Please note that the proofing timing may also vary depending on your climate and environment. The humidity and temperature at your place will influence how dough rises.  
If you are unable to judge by just looking at the dough, you can do the finger poke test:
  1. First Proofing:
    • Lightly flour or oil your finger or knuckle, gently poke in the centre of the dough then remove your finger.  If it bounces back immediately without any indentation then it needs more time.
    • If the indentation stays and it doesn’t bounce back or if the dough collapses, then the it is over proved.  
    • If it bounces back just a little, then the dough is ready to be punched down and shaping.
  2. Second Proofing:
    • Lightly press the side of the proved dough with your finger.  If it bounces back immediately without any indentation, it means the dough is under proved and needs more time before baking.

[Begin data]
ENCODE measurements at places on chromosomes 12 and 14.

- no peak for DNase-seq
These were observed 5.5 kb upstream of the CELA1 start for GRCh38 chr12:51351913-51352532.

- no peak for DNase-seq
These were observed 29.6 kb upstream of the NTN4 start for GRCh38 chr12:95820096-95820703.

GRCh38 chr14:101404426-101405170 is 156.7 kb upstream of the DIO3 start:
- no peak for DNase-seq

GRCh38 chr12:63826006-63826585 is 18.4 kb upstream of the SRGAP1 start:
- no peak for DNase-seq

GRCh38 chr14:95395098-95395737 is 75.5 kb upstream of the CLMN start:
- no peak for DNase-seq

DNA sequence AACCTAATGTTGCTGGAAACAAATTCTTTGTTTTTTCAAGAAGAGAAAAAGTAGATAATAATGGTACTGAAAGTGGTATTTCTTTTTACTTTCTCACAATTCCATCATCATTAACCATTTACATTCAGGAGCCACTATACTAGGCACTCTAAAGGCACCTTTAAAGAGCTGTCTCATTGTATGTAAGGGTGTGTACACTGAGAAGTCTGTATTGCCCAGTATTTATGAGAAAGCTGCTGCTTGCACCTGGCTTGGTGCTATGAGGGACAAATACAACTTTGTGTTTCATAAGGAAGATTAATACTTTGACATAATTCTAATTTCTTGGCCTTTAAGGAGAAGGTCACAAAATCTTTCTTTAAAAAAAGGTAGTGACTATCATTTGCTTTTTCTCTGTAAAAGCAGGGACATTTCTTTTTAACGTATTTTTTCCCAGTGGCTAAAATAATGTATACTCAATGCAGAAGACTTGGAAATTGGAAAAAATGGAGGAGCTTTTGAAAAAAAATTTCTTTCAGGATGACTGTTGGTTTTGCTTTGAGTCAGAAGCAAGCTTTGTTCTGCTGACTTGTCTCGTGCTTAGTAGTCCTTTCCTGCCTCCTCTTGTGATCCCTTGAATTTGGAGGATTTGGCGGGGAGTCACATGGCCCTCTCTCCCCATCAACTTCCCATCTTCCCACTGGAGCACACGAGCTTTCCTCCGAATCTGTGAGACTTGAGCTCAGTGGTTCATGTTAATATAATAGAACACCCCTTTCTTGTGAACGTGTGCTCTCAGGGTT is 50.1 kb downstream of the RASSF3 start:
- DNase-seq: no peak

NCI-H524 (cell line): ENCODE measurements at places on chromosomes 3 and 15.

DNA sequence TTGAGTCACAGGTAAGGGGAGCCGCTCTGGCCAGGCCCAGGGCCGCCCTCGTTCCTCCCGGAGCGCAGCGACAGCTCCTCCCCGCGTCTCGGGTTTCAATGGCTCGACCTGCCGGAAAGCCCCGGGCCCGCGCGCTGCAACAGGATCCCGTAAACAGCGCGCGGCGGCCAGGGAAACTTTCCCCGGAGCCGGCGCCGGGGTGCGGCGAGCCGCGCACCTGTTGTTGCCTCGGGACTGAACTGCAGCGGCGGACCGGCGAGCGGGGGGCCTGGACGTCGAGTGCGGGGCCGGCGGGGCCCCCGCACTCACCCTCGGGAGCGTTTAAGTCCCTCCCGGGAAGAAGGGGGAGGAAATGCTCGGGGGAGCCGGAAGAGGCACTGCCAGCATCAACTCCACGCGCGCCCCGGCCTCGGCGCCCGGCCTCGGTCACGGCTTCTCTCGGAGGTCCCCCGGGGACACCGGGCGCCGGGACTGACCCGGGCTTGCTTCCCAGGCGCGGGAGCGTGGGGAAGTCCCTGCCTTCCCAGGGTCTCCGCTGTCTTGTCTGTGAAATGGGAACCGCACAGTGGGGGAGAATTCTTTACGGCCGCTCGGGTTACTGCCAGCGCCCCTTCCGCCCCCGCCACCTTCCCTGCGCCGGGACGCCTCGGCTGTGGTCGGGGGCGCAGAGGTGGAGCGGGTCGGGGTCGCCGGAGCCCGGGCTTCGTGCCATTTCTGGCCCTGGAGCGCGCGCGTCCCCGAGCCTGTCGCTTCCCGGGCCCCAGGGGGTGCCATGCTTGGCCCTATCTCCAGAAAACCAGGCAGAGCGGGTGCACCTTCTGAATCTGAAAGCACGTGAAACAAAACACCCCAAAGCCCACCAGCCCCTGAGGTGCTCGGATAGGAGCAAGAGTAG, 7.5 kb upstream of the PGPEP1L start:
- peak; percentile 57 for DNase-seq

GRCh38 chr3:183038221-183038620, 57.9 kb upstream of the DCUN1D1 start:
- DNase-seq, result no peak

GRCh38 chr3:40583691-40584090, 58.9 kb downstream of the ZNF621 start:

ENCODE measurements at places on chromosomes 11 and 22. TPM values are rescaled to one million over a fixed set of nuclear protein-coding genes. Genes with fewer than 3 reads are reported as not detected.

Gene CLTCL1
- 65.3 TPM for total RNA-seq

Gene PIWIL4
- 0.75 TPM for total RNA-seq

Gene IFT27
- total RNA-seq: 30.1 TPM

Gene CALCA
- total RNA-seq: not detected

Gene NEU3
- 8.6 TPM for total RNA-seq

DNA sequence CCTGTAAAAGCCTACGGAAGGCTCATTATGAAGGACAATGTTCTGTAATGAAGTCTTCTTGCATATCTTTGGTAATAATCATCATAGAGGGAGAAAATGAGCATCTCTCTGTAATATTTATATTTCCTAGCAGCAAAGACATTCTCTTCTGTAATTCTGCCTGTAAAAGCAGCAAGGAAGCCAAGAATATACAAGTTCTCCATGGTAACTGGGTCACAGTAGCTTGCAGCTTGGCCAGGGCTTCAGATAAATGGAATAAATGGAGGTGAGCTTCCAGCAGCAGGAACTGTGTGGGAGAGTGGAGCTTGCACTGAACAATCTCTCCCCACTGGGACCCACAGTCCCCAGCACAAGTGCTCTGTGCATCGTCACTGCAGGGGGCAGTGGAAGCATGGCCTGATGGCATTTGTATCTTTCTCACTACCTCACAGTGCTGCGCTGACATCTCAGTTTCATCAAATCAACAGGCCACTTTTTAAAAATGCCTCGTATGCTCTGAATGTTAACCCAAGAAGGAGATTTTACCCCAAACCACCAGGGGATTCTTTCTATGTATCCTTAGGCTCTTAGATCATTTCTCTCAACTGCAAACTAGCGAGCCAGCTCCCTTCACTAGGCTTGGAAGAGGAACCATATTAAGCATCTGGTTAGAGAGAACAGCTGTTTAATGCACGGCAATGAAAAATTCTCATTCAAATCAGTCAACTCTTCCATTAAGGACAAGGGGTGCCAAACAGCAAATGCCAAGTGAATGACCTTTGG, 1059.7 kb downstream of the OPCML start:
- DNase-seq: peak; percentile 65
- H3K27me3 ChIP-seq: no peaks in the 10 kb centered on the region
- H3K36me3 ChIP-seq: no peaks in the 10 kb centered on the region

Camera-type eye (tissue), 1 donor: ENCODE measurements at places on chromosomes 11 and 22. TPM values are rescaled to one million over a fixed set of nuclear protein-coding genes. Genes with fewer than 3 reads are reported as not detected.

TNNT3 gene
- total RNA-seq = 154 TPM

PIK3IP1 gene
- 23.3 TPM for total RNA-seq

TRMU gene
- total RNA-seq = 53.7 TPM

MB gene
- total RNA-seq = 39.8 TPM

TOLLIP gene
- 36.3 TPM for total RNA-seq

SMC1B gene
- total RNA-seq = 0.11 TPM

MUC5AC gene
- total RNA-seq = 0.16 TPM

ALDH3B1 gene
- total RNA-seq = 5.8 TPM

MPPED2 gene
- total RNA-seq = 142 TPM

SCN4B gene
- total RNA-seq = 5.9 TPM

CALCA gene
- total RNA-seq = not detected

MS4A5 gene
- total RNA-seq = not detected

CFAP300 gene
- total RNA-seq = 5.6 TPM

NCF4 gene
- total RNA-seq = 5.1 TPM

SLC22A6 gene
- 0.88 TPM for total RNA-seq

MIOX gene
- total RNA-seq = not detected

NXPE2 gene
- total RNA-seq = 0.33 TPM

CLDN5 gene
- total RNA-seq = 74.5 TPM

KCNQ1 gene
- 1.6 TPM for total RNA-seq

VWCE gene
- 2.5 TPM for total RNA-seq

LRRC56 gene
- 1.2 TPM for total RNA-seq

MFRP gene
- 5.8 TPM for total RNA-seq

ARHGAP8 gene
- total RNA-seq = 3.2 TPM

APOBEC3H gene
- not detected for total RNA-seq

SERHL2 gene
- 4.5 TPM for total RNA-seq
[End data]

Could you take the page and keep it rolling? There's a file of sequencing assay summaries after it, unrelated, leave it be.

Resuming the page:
• If the indentation stays and it doesn’t bounce back, it means it has been over proved.
    • If the indentation slowly bounces back and leave a small indentation, it is ready to bake. 
    • There will be a final burst of rising once the bread is placed to bake in the oven and it is called oven spring. 
If your bread collapses or gets wrinkled on top after removing from oven, it could be because your dough over proved during the second proofing. 

Do also note that the baking temperature and timing provided are what works for my oven and should also be regarded as a guide only. Every oven behaves a little differently, so please adjust accordingly for your oven.


  1. Can yr pan fit 2 braided breads?

    1. Hi, Thanks for reading this post. May I know which pan are you referring to? You can fit each braided bread in 450g loaf pan. But, your bread will not be very tall.

  2. Does this make one loaf or two?

    1. Hi, thanks for reading this post. I am sorry for the confusion. This recipe yields 2 breads.

      Cheers :)